A cluster of Asian states are well-known for their authoritarian legality while having been able to achieve remarkable economic growth. Why would an authoritarian regime seek or tolerate a significant degree of legality and how has such type of legality been made possible in Asia? Would a transition towards a liberal, democratic system eventually take place and, if so, what kind of post-transition struggles are likely to be experienced? This book compares the past and current experiences of China, Hong Kong, South Korea, Japan, Taiwan, Singapore, and Vietnam and offers a comparative framework for readers to conduct a theoretical dialogue with the orthodox conception of liberal democracy and the rule of law.
Book available from Cambridge University Press here.
Weitseng Chen is Associate Professor at the National University of Singapore (NUS) Faculty of Law.
Hualing Fu holds the Warren Chan Professorship in Human Rights and Responsibilities at The University of Hong Kong, Faculty of Law and is Interim Dean of The University of Hong Kong Faculty of Law.
Weitseng Chen, Hualing Fu, Jacques deLisle, Michael Dowdle, Eva Pils, Thomas E. Kellogg, Richard Cullen, David Campbell, Michael C. Davis, Kevin Y. L. Tan, Tom Ginsburg, Do Hai Ha, Pip Nicholson, Jianlin Chen, Yen-Tu Su, Koichi Nakano, Erik Mobrand.
"This important volume shows how authoritarian regimes in Asia use the law strategically. Legality and democratic transition need not go together, and if a transition occurs, it may be fragile and subject to reversal—a lesson illustrated not only by the book’s Asian cases, but also by other transitional regimes. The contributions will interest scholars of comparative law and politics everywhere and should inform legally motivated reformers." - Susan Rose-Ackerman, Yale Law School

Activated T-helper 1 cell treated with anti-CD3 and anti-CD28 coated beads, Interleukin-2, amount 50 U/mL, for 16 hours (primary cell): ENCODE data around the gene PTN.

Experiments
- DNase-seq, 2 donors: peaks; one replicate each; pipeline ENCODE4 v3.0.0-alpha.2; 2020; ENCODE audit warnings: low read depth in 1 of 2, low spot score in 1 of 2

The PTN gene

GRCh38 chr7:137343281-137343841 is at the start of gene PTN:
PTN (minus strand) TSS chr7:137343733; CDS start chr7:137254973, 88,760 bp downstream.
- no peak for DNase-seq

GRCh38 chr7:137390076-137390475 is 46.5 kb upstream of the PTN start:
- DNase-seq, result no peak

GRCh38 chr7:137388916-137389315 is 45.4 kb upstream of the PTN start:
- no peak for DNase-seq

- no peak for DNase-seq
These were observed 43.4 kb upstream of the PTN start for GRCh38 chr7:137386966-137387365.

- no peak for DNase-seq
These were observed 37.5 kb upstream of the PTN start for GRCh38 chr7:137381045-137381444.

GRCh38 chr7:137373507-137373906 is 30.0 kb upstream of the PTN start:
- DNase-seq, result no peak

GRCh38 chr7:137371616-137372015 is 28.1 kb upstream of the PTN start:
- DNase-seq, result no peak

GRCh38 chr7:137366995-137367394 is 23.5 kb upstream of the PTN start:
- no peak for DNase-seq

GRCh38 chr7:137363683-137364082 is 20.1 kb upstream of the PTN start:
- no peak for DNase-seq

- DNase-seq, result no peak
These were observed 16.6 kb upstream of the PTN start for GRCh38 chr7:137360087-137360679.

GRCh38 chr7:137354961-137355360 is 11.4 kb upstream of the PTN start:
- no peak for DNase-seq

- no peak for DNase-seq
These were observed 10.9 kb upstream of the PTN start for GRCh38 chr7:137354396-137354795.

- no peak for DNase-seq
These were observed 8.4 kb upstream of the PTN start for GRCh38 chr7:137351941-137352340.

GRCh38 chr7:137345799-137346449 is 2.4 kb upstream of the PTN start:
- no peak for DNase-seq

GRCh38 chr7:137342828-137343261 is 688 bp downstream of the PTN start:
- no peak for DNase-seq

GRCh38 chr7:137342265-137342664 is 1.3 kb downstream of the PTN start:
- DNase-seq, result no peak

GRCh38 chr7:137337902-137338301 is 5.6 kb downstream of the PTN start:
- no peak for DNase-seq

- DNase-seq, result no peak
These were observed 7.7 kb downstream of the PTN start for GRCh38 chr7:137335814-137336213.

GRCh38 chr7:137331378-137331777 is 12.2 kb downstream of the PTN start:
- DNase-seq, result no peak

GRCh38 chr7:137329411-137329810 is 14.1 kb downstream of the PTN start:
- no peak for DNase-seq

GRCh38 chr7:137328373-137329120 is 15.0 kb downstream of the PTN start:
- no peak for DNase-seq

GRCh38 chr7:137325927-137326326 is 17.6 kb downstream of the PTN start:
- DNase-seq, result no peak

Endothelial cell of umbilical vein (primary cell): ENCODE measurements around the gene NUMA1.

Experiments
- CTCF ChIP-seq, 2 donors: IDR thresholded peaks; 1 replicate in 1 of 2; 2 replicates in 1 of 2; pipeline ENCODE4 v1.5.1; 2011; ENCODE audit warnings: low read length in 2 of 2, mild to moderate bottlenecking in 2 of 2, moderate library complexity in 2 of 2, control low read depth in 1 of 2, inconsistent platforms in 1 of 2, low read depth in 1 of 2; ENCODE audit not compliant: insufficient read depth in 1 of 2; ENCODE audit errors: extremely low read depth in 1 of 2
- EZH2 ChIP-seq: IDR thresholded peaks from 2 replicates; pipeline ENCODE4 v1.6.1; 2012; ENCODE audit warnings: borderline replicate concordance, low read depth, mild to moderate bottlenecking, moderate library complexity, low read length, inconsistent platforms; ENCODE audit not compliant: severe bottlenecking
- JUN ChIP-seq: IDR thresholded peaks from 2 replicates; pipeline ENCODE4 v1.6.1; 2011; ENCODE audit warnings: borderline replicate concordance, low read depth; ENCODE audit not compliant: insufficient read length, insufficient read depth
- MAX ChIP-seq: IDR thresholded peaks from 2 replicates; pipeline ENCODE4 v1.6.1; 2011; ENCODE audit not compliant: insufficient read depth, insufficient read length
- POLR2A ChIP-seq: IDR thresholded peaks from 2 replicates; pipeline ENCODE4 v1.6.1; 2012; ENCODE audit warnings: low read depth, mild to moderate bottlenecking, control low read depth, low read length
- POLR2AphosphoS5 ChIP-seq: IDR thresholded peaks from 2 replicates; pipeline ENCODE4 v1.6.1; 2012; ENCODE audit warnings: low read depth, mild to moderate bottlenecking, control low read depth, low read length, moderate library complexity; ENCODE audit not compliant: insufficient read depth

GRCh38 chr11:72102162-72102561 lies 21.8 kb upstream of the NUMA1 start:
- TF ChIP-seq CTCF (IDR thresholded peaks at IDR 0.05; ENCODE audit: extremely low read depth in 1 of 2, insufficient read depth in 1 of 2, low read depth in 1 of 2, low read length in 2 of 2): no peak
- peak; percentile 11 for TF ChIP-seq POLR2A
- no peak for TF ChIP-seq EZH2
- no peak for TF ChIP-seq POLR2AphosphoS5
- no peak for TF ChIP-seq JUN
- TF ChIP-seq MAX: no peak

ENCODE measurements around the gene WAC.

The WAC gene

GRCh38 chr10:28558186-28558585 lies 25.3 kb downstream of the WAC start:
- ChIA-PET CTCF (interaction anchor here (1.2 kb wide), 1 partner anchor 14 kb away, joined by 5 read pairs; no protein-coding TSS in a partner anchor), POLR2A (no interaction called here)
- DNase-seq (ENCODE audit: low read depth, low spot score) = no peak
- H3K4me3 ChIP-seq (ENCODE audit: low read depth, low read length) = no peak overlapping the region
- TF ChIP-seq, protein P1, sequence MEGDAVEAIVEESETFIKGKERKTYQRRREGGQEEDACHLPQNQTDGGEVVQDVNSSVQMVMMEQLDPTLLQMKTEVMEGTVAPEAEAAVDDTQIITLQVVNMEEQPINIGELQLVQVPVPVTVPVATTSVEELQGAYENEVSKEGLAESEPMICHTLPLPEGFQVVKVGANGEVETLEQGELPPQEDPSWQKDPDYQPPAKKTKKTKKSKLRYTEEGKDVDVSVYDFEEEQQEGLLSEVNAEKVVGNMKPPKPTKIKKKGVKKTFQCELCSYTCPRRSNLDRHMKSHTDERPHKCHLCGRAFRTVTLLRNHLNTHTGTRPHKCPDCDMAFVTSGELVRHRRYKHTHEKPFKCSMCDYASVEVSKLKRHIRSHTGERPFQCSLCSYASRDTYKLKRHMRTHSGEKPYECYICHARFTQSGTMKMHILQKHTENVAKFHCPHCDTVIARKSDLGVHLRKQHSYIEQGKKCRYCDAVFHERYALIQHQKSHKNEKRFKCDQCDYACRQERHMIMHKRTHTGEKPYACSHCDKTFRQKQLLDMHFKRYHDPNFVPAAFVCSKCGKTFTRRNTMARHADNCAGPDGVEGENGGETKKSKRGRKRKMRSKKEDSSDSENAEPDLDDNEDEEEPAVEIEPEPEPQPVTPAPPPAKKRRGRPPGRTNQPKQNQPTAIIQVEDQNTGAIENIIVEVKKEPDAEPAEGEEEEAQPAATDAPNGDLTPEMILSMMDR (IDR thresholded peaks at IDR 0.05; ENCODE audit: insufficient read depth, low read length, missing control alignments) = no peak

"Why (and when) do authoritarian governments limit their own power by adhering to the rule of law? What happens when they do? What effects does authoritarian legality have on transitions away from authoritarianism? The thought-provoking essays in this collection, relying on perspectives from several disciplines and case studies of six Asian jurisdictions, probe those questions in an important contribution to the examination of one of the main questions in comparative constitutional law today." - Mark Tushnet, Harvard Law School
"From the 19th Century Meiji Constitution that helped structure Japanese economic growth and political development 150 years ago to contemporary Vietnam’s attempts to create a legal and bureaucratic structure for development within the confines of one-party socialist rule, this volume provides an overview, with occasional deep dives into fascinating detail, of the evolution of the legal systems of the most economically and socially dynamic region of today’s world. No one interested in the present and future of law in changing societies can ignore this book." - Frank K. Upham, New York University School of Law